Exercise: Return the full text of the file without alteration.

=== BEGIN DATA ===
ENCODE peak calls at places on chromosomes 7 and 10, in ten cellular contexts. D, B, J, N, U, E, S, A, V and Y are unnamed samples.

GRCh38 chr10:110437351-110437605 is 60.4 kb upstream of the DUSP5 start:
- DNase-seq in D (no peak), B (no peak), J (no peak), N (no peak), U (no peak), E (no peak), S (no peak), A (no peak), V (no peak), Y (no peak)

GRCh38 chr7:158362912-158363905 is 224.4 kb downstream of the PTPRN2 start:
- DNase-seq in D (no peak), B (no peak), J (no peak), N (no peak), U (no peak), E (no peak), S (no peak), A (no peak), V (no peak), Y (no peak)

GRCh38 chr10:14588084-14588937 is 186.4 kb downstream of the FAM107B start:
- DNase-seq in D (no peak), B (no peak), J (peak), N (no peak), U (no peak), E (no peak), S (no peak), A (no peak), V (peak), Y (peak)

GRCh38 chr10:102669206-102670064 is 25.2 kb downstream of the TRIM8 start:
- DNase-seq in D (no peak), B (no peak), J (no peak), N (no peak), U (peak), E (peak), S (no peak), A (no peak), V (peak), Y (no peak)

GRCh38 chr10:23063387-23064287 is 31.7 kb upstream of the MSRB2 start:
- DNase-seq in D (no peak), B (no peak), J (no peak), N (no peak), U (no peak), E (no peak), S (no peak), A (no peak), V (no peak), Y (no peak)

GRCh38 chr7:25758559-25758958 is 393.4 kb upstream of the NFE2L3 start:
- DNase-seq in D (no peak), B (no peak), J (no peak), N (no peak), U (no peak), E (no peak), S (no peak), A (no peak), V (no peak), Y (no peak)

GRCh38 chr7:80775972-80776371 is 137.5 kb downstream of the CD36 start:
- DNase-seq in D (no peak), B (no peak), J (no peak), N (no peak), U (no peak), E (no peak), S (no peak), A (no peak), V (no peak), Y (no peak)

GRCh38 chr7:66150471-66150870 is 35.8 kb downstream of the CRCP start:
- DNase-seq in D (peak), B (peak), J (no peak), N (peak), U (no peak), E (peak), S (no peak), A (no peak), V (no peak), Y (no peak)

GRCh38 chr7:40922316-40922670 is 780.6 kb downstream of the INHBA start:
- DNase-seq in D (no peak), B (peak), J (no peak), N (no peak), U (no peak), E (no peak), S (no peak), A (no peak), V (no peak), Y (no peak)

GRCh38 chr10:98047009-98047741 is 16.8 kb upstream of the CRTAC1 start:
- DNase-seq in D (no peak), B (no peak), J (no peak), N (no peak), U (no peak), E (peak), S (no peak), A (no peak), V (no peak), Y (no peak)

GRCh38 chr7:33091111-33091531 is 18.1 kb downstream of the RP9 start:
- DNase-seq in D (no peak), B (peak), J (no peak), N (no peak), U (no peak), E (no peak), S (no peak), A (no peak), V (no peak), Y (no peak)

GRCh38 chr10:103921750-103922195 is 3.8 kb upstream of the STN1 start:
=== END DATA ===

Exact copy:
ENCODE peak calls at places on chromosomes 7 and 10, in ten cellular contexts. D, B, J, N, U, E, S, A, V and Y are unnamed samples.

GRCh38 chr10:110437351-110437605 is 60.4 kb upstream of the DUSP5 start:
- DNase-seq in D (no peak), B (no peak), J (no peak), N (no peak), U (no peak), E (no peak), S (no peak), A (no peak), V (no peak), Y (no peak)

GRCh38 chr7:158362912-158363905 is 224.4 kb downstream of the PTPRN2 start:
- DNase-seq in D (no peak), B (no peak), J (no peak), N (no peak), U (no peak), E (no peak), S (no peak), A (no peak), V (no peak), Y (no peak)

GRCh38 chr10:14588084-14588937 is 186.4 kb downstream of the FAM107B start:
- DNase-seq in D (no peak), B (no peak), J (peak), N (no peak), U (no peak), E (no peak), S (no peak), A (no peak), V (peak), Y (peak)

GRCh38 chr10:102669206-102670064 is 25.2 kb downstream of the TRIM8 start:
- DNase-seq in D (no peak), B (no peak), J (no peak), N (no peak), U (peak), E (peak), S (no peak), A (no peak), V (peak), Y (no peak)

GRCh38 chr10:23063387-23064287 is 31.7 kb upstream of the MSRB2 start:
- DNase-seq in D (no peak), B (no peak), J (no peak), N (no peak), U (no peak), E (no peak), S (no peak), A (no peak), V (no peak), Y (no peak)

GRCh38 chr7:25758559-25758958 is 393.4 kb upstream of the NFE2L3 start:
- DNase-seq in D (no peak), B (no peak), J (no peak), N (no peak), U (no peak), E (no peak), S (no peak), A (no peak), V (no peak), Y (no peak)

GRCh38 chr7:80775972-80776371 is 137.5 kb downstream of the CD36 start:
- DNase-seq in D (no peak), B (no peak), J (no peak), N (no peak), U (no peak), E (no peak), S (no peak), A (no peak), V (no peak), Y (no peak)

GRCh38 chr7:66150471-66150870 is 35.8 kb downstream of the CRCP start:
- DNase-seq in D (peak), B (peak), J (no peak), N (peak), U (no peak), E (peak), S (no peak), A (no peak), V (no peak), Y (no peak)

GRCh38 chr7:40922316-40922670 is 780.6 kb downstream of the INHBA start:
- DNase-seq in D (no peak), B (peak), J (no peak), N (no peak), U (no peak), E (no peak), S (no peak), A (no peak), V (no peak), Y (no peak)

GRCh38 chr10:98047009-98047741 is 16.8 kb upstream of the CRTAC1 start:
- DNase-seq in D (no peak), B (no peak), J (no peak), N (no peak), U (no peak), E (peak), S (no peak), A (no peak), V (no peak), Y (no peak)

GRCh38 chr7:33091111-33091531 is 18.1 kb downstream of the RP9 start:
- DNase-seq in D (no peak), B (peak), J (no peak), N (no peak), U (no peak), E (no peak), S (no peak), A (no peak), V (no peak), Y (no peak)

GRCh38 chr10:103921750-103922195 is 3.8 kb upstream of the STN1 start: